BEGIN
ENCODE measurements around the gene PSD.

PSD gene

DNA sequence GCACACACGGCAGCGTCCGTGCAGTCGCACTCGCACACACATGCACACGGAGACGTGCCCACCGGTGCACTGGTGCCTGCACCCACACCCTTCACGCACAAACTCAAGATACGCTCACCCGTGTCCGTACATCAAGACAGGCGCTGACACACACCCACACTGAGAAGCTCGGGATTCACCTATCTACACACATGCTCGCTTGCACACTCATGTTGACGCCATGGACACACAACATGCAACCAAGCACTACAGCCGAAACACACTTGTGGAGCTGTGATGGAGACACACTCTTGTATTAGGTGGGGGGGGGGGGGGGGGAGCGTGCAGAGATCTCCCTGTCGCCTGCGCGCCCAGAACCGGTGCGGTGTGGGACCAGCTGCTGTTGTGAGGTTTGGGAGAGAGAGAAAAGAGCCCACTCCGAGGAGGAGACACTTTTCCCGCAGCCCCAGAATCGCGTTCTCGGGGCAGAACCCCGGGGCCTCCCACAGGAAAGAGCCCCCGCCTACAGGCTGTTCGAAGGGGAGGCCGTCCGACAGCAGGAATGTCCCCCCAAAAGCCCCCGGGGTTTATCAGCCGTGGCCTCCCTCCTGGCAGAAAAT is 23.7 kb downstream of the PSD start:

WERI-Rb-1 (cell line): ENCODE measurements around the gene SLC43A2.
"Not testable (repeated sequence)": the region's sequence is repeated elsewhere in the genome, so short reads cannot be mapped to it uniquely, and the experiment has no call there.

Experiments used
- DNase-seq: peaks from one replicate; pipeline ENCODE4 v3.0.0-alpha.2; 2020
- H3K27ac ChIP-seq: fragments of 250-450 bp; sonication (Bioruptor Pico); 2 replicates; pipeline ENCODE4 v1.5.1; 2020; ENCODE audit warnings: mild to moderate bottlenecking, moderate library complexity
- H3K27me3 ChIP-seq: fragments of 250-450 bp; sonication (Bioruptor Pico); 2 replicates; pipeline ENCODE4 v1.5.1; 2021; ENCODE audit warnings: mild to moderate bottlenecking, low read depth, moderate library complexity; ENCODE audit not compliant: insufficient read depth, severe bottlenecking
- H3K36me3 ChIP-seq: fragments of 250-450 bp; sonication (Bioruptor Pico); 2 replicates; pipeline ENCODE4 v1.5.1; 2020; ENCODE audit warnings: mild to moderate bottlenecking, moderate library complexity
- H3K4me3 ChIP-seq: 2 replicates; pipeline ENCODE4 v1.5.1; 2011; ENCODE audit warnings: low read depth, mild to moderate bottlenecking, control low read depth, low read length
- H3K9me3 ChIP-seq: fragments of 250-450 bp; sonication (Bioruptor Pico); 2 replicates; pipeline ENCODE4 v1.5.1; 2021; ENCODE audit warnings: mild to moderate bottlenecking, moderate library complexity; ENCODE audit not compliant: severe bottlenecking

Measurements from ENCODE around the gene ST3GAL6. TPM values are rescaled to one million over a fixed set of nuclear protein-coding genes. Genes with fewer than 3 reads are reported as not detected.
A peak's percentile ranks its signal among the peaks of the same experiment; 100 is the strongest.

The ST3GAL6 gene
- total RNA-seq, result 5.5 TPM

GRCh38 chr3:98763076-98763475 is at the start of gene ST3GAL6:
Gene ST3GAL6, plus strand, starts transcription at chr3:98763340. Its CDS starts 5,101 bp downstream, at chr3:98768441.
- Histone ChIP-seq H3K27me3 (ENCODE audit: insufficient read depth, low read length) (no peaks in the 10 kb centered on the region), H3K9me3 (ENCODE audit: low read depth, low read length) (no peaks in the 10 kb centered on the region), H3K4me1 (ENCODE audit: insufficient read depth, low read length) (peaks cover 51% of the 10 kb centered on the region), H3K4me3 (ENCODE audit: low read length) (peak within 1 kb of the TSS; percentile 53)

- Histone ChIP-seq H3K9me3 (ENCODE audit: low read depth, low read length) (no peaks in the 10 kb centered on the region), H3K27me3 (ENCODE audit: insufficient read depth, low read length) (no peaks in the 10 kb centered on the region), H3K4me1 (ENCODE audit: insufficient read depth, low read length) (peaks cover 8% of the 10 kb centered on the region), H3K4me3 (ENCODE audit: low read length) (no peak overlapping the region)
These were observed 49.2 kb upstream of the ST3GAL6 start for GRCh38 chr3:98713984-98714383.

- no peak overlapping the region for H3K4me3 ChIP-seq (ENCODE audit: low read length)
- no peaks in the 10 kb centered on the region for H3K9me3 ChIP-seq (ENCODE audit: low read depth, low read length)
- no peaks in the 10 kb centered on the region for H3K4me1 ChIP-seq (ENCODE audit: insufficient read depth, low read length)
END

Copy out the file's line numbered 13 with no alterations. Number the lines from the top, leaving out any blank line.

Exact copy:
Measurements from ENCODE around the gene ST3GAL6. TPM values are rescaled to one million over a fixed set of nuclear protein-coding genes. Genes with fewer than 3 reads are reported as not detected.